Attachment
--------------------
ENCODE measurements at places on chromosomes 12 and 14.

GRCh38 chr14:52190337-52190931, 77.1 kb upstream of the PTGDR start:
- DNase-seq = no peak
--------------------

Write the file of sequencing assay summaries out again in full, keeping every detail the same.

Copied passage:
ENCODE measurements at places on chromosomes 12 and 14.

GRCh38 chr14:52190337-52190931, 77.1 kb upstream of the PTGDR start:
- DNase-seq = no peak